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  1. The 1953 Iranian coup d'état was staged by the United State.

  2. The 1953 Iranian coup was staged by the United State.

Are 1 and 2 mean exactly the same thing? Which one is more idiomatic: coup or coup d'état?

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"Coup d'état" is a French expression dating back to the mid-1600s (although not with the same meaning until 1800) which has been adopted into English. Because it's been around for so long it should be no surprise that it has been shortened to simply "coup"; however both mean the same thing.

In general "coup d'etat" is more of a written word than a spoken word, possibly because English speakers are not always confident how to say it correctly (the final "t" is silent). It's fine to use either, assuming your audience is familiar with the expression. As with many "educated" expressions, particularly those borrowed from other languages, depending on the context "coup d'état" can sound either erudite or pretentious. i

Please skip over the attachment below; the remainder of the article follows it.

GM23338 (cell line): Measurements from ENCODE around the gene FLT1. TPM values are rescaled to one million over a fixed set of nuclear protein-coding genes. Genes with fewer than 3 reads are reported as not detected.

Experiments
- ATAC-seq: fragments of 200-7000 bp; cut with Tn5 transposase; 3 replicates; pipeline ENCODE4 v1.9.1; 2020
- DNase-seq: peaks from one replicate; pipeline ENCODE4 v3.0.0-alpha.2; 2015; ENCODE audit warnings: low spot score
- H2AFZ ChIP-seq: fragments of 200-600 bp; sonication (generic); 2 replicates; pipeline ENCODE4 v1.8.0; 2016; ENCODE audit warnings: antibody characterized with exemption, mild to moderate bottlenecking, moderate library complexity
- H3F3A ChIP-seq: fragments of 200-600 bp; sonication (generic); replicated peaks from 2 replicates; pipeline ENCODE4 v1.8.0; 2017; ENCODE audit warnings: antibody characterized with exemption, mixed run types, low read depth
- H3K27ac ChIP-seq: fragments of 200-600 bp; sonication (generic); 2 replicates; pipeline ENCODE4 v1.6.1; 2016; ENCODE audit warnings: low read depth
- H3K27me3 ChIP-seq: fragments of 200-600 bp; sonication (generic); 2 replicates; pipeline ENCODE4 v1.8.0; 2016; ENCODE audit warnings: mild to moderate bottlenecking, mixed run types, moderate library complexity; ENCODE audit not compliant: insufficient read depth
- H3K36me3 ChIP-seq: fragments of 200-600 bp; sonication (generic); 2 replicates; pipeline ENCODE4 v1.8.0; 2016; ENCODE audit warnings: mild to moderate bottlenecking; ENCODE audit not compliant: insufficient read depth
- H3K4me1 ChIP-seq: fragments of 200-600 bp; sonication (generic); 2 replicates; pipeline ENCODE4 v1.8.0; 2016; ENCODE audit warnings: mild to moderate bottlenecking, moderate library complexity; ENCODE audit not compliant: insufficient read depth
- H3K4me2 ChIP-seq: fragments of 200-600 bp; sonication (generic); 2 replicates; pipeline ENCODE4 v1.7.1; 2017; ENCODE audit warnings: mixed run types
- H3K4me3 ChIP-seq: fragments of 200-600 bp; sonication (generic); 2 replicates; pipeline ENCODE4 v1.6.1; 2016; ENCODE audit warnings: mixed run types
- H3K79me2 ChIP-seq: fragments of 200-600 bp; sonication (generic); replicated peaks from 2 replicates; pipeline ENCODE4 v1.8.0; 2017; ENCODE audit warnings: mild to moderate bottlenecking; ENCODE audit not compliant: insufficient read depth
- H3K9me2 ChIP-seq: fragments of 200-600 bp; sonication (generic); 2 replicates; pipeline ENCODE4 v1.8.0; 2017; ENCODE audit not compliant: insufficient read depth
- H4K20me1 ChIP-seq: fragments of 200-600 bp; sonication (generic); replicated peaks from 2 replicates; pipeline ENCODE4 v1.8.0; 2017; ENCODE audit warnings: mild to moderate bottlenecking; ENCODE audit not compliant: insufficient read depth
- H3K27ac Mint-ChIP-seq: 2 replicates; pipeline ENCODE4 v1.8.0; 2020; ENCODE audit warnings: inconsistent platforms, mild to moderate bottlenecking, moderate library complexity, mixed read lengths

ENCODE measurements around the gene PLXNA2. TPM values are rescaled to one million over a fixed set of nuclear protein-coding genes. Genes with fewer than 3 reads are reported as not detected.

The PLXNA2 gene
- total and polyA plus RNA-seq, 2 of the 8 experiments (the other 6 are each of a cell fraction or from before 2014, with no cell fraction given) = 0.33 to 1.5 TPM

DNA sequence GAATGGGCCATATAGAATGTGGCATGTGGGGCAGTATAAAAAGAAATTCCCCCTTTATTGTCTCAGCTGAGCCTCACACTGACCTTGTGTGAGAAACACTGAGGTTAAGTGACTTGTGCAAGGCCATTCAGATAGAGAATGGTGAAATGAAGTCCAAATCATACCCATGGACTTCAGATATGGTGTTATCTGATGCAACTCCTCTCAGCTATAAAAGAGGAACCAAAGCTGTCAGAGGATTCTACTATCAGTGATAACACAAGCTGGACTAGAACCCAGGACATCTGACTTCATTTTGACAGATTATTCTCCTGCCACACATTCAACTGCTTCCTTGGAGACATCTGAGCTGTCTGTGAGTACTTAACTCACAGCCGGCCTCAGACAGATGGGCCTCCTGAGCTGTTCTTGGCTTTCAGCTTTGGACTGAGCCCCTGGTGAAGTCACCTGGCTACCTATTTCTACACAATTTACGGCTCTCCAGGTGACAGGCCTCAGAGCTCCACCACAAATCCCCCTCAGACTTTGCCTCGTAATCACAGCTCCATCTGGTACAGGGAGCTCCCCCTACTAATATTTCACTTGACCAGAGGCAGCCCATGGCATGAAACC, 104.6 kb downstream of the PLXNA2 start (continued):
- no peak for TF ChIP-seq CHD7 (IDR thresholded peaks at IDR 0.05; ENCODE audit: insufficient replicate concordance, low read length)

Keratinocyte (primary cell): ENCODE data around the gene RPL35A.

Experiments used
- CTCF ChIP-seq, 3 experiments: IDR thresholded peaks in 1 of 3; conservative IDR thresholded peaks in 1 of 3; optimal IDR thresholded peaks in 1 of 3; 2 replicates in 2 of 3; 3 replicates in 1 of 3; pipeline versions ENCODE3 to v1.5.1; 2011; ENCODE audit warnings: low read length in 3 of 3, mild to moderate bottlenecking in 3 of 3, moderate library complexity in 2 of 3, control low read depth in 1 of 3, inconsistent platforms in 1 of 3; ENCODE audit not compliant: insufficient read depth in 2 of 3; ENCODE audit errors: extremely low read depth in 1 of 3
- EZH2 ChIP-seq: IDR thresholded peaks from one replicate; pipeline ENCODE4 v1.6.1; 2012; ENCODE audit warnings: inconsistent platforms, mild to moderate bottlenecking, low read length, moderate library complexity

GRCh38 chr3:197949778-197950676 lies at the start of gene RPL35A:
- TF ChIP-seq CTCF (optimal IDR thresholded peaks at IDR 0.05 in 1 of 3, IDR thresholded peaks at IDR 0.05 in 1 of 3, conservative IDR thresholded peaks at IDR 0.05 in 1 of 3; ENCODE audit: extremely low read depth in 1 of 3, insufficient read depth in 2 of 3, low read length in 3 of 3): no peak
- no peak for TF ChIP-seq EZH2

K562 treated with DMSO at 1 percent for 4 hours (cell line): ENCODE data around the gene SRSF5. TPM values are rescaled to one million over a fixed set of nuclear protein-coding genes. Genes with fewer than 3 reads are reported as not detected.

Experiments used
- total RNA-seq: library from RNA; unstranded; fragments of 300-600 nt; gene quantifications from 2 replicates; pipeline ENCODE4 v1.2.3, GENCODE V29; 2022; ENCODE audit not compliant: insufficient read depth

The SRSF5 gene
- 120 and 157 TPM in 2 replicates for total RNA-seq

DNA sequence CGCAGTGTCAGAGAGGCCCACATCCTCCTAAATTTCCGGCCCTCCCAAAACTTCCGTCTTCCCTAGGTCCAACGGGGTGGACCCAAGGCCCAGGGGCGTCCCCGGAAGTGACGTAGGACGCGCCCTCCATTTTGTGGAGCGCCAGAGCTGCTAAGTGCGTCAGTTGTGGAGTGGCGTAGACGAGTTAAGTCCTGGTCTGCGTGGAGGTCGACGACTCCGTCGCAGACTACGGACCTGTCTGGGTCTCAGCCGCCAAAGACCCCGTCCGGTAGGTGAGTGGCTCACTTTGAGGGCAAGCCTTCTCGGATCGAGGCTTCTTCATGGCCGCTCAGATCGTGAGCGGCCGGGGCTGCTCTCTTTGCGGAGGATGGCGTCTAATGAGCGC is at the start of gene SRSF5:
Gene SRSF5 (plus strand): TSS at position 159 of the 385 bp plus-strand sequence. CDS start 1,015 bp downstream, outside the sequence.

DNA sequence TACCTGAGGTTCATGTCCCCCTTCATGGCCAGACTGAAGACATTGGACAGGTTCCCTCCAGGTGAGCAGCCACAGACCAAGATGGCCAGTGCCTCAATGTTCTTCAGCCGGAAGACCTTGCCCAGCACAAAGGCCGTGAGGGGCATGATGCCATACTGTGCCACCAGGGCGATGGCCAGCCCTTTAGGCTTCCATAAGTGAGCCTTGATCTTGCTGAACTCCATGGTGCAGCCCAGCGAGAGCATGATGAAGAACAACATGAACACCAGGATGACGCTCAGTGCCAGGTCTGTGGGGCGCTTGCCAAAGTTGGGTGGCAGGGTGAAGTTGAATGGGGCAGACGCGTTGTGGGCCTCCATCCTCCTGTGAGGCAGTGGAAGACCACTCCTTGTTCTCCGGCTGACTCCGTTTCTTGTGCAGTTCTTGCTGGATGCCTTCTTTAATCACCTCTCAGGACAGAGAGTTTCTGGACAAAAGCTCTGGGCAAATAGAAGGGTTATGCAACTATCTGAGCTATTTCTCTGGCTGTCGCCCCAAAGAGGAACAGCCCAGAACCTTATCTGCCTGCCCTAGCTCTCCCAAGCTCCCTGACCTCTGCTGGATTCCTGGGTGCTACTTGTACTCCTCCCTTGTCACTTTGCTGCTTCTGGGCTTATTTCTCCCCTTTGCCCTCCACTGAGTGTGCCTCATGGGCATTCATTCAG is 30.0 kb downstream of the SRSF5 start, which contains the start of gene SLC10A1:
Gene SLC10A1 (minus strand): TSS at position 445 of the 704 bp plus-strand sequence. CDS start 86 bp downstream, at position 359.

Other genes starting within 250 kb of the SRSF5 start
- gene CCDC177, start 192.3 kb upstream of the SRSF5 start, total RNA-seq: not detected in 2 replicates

Side note: You can also use the synonymous Swiss-German "putsch", at least in writing -- again because few English speakers know how to pronounce it correctly and may confuse it with "put" or "push".

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Both versions are fine and mean the same thing. Coup is more commonly used than Coup d'etat.

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The first mention in a newspaper article should be the full term: coup d'etat,the formal term from French, used in English.

It should not just be coup in English on the first mention in my opinion.

The English would be: overthrowing the government or overthrowing of the government

On the second mention, you can just use coup.

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